THE future of Scottish newspapers, then. A well worn topic on this particular blog as regular readers will know only too well. But now it is to be subject of its very own summit tomorrow involving all kinds of canny people.
Politicians, newspaper folk, new meeja types, educationalists, all of them will ready themselves for the debate at Glasgow Caledonian University as detailed here. Some may wonder what's the point?
Yet the clue may be in the very name of the event. The future of Scottish newspapers. Not the death. Not the end.
Times are tough. They've been tough before. Yet while we have in the past seen established titles and wannabe upstarts founder across the ages, the Fourth Estate in Scotland is still standing.
The fact that people are looking to what can be done to help them evolve has to be encouraging, no matter how bad it looks now.
Dozens, maybe even hundreds, of editorial workers, advertising staff and even the printers are worried about their positions.
As they should be.
Just a short time into my own search for a job, I can assure all that it is pretty grim reading out there with most online search recruitment sites showing zero hits for jobs in Scotland and nothing much elsewhere in the UK.
At least, not as far as the Press goes. So how much worse will it be if dozens more flood the jobs market, all chasing but a handful of positions?
But despite these problems, it only truly reflects the job market as a whole. It isn't exclusive to the media trade. The end of the media world isn't yet nigh. Quite the opposite.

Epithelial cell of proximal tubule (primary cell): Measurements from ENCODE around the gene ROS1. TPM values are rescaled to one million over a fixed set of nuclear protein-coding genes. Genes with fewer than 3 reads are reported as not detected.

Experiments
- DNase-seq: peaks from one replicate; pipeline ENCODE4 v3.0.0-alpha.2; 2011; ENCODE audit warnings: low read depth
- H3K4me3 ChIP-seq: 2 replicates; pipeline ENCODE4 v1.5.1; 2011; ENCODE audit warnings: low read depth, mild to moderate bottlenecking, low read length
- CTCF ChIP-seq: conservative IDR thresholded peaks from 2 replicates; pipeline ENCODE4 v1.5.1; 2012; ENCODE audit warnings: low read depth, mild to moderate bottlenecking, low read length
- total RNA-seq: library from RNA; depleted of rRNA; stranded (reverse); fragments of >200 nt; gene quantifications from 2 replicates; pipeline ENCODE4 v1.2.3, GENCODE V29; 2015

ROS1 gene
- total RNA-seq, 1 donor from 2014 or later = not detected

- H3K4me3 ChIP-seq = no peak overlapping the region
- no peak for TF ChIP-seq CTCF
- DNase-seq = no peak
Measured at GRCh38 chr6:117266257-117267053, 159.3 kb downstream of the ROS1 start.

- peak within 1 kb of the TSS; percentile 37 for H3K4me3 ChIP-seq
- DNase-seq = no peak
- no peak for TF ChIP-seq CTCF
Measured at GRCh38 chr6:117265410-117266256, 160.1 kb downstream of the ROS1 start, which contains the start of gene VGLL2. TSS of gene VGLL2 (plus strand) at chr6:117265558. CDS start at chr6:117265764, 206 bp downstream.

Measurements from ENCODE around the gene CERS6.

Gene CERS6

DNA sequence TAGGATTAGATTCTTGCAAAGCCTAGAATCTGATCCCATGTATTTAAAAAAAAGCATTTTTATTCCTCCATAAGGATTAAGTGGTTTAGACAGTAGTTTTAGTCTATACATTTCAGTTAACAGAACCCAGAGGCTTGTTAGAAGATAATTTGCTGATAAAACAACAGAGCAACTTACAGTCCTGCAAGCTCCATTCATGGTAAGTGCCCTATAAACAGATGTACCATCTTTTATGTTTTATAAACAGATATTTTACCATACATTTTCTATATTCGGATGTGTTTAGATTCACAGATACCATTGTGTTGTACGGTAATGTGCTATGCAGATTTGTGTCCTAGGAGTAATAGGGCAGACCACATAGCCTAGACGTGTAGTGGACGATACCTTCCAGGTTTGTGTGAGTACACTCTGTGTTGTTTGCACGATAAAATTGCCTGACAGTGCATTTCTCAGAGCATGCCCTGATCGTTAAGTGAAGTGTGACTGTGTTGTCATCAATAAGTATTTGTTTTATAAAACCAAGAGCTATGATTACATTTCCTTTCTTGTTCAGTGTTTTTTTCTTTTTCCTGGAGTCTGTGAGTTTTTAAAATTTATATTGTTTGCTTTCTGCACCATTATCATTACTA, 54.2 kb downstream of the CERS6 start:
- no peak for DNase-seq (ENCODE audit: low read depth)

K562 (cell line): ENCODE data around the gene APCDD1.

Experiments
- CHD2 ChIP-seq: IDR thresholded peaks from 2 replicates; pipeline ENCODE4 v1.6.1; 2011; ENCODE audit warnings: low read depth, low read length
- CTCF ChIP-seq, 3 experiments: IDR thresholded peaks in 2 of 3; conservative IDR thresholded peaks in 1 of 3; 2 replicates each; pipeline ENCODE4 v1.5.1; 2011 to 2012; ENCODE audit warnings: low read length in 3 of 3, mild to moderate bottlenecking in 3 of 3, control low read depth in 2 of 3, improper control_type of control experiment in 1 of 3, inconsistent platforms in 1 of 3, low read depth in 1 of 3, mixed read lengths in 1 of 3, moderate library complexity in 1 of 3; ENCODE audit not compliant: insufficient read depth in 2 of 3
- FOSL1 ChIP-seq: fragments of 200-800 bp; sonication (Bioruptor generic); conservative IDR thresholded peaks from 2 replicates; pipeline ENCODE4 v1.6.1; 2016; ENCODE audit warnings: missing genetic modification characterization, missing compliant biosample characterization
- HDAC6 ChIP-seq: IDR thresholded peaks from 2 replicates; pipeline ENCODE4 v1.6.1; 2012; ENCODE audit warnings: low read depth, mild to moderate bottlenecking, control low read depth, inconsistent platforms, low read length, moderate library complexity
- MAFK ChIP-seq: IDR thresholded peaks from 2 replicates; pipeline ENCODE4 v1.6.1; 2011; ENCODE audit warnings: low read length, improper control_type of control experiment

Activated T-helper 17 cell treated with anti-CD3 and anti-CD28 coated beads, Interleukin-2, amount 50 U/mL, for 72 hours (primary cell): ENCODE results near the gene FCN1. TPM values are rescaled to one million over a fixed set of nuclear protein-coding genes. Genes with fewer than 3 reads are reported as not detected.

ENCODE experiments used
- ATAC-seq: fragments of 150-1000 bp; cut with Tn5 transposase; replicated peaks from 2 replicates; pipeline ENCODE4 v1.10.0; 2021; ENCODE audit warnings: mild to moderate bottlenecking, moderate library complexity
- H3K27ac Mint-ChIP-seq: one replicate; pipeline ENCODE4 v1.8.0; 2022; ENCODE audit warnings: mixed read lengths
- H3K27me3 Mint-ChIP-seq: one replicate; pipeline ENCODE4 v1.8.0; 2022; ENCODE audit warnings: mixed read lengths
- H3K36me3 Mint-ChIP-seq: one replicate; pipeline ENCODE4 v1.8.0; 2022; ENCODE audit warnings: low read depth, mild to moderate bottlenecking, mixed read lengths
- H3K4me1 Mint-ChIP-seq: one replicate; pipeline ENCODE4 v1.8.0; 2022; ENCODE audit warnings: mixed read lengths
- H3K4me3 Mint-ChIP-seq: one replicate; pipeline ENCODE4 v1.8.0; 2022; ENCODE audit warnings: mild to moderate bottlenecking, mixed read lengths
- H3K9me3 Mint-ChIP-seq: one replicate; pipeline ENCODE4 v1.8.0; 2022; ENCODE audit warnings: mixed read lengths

While some newspaper publishers reposition themselves, look at possible merger ideas like those suggested by Stewart Kirkpatrick, others are looking to not how to preserve the status quo and its comfortable borders, but what comes next.
In previous posts I've talked about the power of the humble mobile phone and its potential to become the newspaper media of the future, taking with it digital applications like page-turn, smart content and more.
It suggests, rightly, that we are currently only constrained by the technology at our disposal and imagination.
If we could only stop thinking of newspapers as an exclusively printed medium and start thinking of them in terms of content that people want to access, however they do it, then perhaps we could finally start to move on.
And what better way than future proof phones? There may be one, but this is clearly where the fastest advances are being made.
Once that psychological barrier has been overcome, once the finances are in place and once, ultimately, the reader is happy with the end result, only then can we judge if decisions we make now have been correct.
And if correct, we should benefit from a jobs revolution, rather than endure the current revulsion directed towards change for changes sake.
Unless people are prepared to shift with the times there will be ever fewer credible alternatives for publishing original content and far more publishers supping from the same, shrinking cup, offering far less choice and opportunity.
Doing nothing is the surest way of wrecking not only the future, but the here and now. So I wait with interest to see what, if anything, can come from the newspaper summit.
As Mediashift suggests, bloggers, especially niche bloggers, can fill some of the gaps left by newspaper shortcomings or, dare I say, closures.
But they will always remain a poor second on their own. And where's the future in that?
Categories: Media philosophy & trends, Mobile